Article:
The Long Fight to Stop Fire Blight

This picture was taken from a commercial orchard in Southern Oregon in 2018 when fire blight was severe in the entire PNW due to favorable weather conditions.  Photo: Kate Lundquist

At the Plant Pathology lab at Southern Oregon Research and Extension Center (SOREC) a very old fight against Erwinia amylovora continues. The disease, also known as fire blight, affects pears and apples, and can wipe out entire orchards. As Dr. Achala KC explains, “fire blight is one of the first bacteria proven to be a plant pathogen. It’s very old, and still even today we don’t have a singular intervention that can solve the issue of fire blight infection. We’re still discovering parts of the whole system of infection and developing interventions and ways to manage orchards once infected to save trees and prevent further infection.”

As the lead PI at the Plant Pathology lab, Dr. KC’s research focuses on pests and diseases that affect economically important crops for Southern Oregon, primarily pears and wine grapes. With a recent award from the USDA’s Specialty Crop Research Initiative (SCRI), Dr. KC is gearing up for another 4 years of studying fire blight and its effects on pear trees from root to blossom. This latest research project is part of a national coalition of researchers all looking at ways to stop the spread of fire blight and arm growers with tools to fight everything from reduced crop outputs to the staggering loss of entire orchards.

“Every year when the weather warms up, new infections happen and can represent acres and acres of tree losses for growers.” Dr. KC explains. The scope of the impact the bacteria has is in part down to the systemic nature of the infection. Fire blight has different stages at which it can infect a tree, and each stage is important for managing the bacterial infection. Whether it’s stopping a new tree from becoming infected or stopping an infected tree from becoming a reservoir for transmission. Once fire blight has infected a tree and made its way to the permanent structure, usually in the trunk, it will overwinter. It doesn’t die off. When spring arrives and the weather warms up again, the cankers on the trunks ooze, and via insect activity and rainy spring weather fire blight infects new blossoms starting the infection process all over again.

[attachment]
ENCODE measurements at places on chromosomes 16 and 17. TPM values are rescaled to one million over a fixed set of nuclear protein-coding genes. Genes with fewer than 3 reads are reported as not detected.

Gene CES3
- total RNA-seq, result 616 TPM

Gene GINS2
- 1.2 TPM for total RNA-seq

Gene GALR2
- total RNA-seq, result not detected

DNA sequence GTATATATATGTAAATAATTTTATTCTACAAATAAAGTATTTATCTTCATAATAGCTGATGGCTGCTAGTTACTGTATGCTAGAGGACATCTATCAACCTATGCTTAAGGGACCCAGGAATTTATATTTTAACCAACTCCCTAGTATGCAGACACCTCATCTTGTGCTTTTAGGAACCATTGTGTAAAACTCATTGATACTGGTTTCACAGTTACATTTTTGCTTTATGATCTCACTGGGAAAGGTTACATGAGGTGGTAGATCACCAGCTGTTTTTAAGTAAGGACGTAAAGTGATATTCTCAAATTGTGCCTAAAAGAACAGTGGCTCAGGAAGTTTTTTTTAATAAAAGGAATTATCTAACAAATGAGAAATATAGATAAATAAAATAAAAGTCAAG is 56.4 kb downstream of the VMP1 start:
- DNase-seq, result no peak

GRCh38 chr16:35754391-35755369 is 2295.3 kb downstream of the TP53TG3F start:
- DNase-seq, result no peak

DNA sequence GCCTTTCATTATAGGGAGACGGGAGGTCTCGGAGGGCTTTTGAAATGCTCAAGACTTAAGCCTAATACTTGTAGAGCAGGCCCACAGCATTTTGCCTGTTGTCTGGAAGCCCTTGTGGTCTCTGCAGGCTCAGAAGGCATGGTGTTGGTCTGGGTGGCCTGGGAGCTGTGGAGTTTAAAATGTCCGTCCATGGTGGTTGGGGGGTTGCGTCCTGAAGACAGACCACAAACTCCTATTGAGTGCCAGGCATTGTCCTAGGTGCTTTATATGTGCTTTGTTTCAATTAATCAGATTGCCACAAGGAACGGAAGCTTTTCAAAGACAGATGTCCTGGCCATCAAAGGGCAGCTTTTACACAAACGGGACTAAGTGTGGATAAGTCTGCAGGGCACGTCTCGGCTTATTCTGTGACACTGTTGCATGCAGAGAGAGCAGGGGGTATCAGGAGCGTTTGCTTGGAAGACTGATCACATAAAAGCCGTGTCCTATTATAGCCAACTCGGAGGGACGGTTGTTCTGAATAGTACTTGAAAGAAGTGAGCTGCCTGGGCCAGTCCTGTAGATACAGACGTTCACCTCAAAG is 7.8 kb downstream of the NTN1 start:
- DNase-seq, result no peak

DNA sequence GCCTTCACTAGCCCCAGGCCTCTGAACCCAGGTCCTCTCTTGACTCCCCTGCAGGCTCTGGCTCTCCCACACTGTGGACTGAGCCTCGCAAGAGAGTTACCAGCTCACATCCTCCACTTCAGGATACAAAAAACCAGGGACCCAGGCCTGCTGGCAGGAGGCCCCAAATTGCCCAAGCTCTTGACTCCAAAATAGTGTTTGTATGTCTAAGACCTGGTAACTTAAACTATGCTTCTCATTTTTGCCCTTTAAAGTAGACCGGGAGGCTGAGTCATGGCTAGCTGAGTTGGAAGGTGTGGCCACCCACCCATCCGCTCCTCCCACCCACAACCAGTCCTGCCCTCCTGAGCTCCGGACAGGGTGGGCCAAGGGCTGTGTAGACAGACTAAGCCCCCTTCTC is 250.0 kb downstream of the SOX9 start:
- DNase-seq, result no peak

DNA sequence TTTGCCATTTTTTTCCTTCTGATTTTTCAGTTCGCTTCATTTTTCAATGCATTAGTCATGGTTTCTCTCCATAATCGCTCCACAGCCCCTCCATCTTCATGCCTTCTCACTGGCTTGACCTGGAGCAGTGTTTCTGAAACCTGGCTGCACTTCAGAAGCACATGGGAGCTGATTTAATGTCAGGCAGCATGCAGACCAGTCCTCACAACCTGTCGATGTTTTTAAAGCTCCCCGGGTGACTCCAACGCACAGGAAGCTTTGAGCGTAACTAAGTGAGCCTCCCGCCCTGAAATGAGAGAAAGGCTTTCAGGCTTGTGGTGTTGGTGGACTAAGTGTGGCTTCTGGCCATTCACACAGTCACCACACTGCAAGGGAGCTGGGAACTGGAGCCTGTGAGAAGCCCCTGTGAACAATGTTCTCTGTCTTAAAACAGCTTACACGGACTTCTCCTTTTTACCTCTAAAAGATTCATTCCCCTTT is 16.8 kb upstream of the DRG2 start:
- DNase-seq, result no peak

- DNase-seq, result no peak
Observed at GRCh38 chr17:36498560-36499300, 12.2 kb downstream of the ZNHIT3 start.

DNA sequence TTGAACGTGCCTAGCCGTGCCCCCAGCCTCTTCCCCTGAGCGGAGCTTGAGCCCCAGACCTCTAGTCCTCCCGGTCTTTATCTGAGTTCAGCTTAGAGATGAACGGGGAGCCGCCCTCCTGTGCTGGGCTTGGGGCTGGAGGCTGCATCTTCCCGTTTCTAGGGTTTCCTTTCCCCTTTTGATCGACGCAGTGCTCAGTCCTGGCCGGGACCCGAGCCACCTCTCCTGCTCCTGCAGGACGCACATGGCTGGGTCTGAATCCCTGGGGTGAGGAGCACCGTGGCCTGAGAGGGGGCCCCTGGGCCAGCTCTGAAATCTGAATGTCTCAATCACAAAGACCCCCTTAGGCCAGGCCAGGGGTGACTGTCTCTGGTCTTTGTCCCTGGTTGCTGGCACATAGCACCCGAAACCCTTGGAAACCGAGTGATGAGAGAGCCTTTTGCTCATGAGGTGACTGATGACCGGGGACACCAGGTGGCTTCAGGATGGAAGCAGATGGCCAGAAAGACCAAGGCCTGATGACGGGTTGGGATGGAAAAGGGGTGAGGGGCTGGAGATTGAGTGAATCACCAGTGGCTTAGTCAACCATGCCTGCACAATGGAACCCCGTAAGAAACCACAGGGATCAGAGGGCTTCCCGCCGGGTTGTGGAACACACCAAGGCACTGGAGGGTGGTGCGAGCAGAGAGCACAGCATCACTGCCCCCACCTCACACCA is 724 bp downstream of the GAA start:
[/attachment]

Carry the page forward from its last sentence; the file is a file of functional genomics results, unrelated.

While there have been interventions to treat fire blight from spreading to new blossoms, treatment focused on the canker stage is less robust. “Really the knowledge gap was ‘how can we minimize the canker, or even if there is a canker, how can we keep bacteria from being able to reinfect” says Dr. KC. Her research funded by the USDA SCRI grant focuses on that knowledge gap. Working with researchers at universities like Virginia Tech and University of Virginia, Dr. KC provides real-world testing of interventions like the use of UGVs and AI technology to map and identify infected trees for canker removal to new enzymes targeting the fire blight bacteria at both canker and blossom stages.

“One of the most exciting parts of being at a research station is the direct connection with the growers.” says Dr. KC. “The applied aspect of disease management where we really get to understand what the growers are facing and what we can do to minimize that.” That outreach grounds the research. Beyond the orchards at SOREC, Dr. KC works with area growers to identify the scalability of interventions given how they already manage their orchards, and to hear whether a new intervention is working once deployed under commercial conditions.

“I find being a resource for growers and sharing out research results around disease and pest issues growers are facing to be really rewarding.” Dr. KC says. Along with her team of a Faculty Research Assistant, Joseph DeShields, and undergraduate and graduate assistants from Rogue Community College, Southern Oregon University, and Oregon State University, Dr. KC is hopeful that more research focused on reducing transmission from fire blight cankers will prove fruitful. “They really deserve a lot of the credit for the success of our research.” she says with a smile about her team.

Figure 1: Initial phase of Erwinia amylovora infection on pear blossoms.

Figure 2: Blossom blight phase where the infected blossoms are killed and more bacteria are produced as the creamy oozes (red arrow) when weather warms up. These oozes provide more source of bacteria for newer infections of the nearby tissues.

Figure 3a: The blight extends to the permanent tissues and cause cankers. Notice the tree death originating from the canker.

Figure 3b: The cankers eventually kill the entire tree. Notice the tree death originating from the canker.

Figure 4: The entire tree needs to be cut down under the severe case of fire blight infection. This picture was taken from a commercial orchard in Southern Oregon in 2018 when fire blight was severe in the entire PNW due to favorable weather conditions.  This is one of the ultimate solutions to limit the spread of bacteria to nearby healthy trees from severely infected trees.

Figure 5: Part of a research project that Dr. KC is leading on managing fire blight cankers at SOREC pear research orchard.